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    Lying on a patch of grass outside the St. Paul’s School boathouse, we took a few deep breaths before coach Chip Morgan began our first-ever pre-race visualization session. I don’t remember his exact words, but I do remember how he talked us through the following day’s race, start to finish, in specific detail. He had us see in our minds a strong and speedy start, a smooth settle to our race pace, perfect oar placement on entry and exit, and a powerful, race-winning sprint to the finish. 

    More importantly, he had us visualize the not-so-perfect aspects of the race too—obstacles and distractions that we were likely to encounter. Coach Morgan took it a step further still. We also visualized our personal fears on race day. My nightmare? That my forearms would lock up; I wouldn’t be able to hold onto the oar and that would be the sole reason we would lose. My coach had me see the point in the race where I may notice my forearms starting to tense. He taught me that my response would be to focus on a firm, but relaxed, grip on the oar. When my forearms actually tensed up at the 1,200-meter mark in the race the next day, I was ready for it. My forearms stayed strong and we won.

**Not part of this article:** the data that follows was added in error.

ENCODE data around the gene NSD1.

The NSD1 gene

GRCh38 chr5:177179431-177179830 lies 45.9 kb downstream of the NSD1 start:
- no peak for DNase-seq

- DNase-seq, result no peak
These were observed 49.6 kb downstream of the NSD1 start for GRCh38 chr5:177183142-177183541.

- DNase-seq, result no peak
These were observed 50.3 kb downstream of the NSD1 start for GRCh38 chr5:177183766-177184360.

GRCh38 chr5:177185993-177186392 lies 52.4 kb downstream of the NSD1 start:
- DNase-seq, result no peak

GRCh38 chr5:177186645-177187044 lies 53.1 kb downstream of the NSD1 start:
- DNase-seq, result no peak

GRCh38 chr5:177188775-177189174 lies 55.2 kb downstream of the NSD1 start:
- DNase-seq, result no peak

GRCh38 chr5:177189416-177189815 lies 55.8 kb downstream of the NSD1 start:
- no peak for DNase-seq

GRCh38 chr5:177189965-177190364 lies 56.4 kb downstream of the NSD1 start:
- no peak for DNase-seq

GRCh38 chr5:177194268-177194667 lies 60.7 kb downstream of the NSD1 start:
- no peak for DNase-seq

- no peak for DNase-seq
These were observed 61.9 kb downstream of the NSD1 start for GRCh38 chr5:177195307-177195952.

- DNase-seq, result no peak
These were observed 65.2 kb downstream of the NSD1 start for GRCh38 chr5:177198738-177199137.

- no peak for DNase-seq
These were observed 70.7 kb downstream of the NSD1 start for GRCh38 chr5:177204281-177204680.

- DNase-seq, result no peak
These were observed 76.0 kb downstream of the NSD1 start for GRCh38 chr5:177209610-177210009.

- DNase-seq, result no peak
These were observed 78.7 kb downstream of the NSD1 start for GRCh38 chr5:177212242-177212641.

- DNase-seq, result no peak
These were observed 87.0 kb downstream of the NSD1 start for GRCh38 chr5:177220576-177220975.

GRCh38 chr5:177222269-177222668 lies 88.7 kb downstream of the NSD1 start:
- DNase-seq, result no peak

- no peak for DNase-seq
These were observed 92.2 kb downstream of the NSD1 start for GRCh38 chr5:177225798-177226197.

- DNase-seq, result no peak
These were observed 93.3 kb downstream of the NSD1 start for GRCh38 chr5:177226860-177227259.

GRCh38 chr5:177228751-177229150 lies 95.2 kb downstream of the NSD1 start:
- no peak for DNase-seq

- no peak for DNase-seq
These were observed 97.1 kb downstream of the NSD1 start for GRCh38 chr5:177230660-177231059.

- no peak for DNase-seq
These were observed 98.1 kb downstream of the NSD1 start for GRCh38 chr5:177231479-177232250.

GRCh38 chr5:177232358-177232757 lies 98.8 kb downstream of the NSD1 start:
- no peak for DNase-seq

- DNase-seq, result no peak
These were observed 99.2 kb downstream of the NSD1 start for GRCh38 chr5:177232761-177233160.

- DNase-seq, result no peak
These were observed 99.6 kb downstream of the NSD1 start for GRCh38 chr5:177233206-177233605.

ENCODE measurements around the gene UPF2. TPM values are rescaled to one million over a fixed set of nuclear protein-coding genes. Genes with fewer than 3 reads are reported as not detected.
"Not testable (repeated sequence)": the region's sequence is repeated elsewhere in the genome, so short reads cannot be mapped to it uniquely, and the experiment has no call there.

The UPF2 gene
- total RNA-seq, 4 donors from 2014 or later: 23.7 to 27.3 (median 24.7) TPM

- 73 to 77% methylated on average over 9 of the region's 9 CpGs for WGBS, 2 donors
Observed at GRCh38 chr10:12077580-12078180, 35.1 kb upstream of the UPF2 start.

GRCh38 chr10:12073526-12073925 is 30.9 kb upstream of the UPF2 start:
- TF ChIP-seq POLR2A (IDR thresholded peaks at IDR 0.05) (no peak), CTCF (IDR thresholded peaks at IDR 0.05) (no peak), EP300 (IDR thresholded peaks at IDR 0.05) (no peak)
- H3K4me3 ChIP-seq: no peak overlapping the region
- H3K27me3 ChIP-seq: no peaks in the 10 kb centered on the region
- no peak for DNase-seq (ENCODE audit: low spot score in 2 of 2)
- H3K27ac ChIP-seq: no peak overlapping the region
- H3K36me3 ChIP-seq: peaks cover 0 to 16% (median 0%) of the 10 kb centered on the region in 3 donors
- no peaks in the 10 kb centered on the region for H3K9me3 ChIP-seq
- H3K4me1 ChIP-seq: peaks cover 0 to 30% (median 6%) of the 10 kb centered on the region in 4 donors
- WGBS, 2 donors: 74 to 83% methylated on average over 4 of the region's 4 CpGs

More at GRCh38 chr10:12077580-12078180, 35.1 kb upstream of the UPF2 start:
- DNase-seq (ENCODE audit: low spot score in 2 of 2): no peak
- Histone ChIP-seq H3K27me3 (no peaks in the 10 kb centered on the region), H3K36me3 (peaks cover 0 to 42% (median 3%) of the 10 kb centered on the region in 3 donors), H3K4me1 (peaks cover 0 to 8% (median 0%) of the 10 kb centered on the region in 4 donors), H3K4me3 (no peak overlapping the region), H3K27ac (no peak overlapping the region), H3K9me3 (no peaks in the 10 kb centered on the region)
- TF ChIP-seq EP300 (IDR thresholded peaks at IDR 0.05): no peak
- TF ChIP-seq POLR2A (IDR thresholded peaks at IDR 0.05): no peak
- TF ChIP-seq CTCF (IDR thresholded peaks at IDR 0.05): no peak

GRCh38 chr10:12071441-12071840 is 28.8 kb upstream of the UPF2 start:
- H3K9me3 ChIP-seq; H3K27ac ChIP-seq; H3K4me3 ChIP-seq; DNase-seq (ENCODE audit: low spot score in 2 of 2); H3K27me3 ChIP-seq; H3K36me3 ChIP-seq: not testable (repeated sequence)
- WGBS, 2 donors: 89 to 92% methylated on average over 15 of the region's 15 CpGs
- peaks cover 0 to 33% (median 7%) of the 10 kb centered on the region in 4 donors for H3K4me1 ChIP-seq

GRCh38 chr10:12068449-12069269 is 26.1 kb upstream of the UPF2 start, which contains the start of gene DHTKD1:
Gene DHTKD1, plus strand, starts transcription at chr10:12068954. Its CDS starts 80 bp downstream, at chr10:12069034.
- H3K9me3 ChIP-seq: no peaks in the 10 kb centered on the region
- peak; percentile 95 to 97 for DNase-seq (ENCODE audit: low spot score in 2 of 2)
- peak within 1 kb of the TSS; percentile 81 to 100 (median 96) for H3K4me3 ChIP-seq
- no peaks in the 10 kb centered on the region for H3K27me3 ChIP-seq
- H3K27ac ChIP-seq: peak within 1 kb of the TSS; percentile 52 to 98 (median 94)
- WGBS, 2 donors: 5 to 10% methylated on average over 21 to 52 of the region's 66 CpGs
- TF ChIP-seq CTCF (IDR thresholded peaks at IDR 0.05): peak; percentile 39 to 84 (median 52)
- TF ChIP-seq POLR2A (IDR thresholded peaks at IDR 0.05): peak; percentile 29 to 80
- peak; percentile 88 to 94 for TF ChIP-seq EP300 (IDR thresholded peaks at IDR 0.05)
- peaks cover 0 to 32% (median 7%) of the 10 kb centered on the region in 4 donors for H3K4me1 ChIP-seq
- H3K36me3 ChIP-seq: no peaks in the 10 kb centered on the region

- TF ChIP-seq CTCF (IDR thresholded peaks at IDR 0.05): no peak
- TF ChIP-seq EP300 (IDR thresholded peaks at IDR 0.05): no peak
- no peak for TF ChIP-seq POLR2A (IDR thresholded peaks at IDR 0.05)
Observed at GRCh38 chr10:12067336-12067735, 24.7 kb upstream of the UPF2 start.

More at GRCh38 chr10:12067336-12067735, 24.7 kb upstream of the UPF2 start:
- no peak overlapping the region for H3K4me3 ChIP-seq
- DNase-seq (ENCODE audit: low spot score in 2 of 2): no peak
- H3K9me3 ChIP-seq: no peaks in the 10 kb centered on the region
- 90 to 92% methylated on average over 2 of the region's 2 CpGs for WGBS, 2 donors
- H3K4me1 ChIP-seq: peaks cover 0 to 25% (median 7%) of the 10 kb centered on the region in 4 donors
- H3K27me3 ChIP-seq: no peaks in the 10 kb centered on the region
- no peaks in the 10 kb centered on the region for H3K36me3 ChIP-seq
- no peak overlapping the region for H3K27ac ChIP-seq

The below erg workout will help you work on both your fitness and visualization skills. 

    The Workout:

    Warm-Up: 1,500 meters Picture your favorite place to row. Bring in the colors and the details of the surroundings. Imagine yourself pushing off the dock into choppy water. Stay calm, get moving, and focus on technique.

    Row 1,000 meters easy at 22-24 strokes per minute, and then the last 500 meters at medium intensity at a 24-26. 

    Wave 1: 2,000 meters You’re in a single with just a ripple on the water. A single sculler is paddling alongside you. Not just any sculler—the most competitive person you know.

    1,000 meters easy intensity at a 24 focusing on technique. Imagine a bobble or two that you fix right away.

    750 meters medium intensity at a 26. The other single is moving on you. Go with her. 

    250 meters hard intensity at a 28-30. Make your move here. See her fade off of your stern deck. 

    Wave 2: 1,2500 meters Imagine you’re in a coxed four with some of your favorite rowing friends when another four rows up on you. They want to spar. Game on!

    250 meters easy at a 22-24. The crew is alongside you now, close enough that you can hear them breathing.

    4 x 250 meters hard at a 24, 26, 28, and 30. Visualize losing the first one and the specifics you need to do to change that outcome. See yourself winning the next three.  

    Wave 3: 1,000 meters Take it back to the boathouse as the sun sets. See the colors on the water and notice your blade washing out a bit. Then see your blade entering and exiting with perfection. 

    500 meters medium at a 24-26

    500 meters easy at a 22-24.

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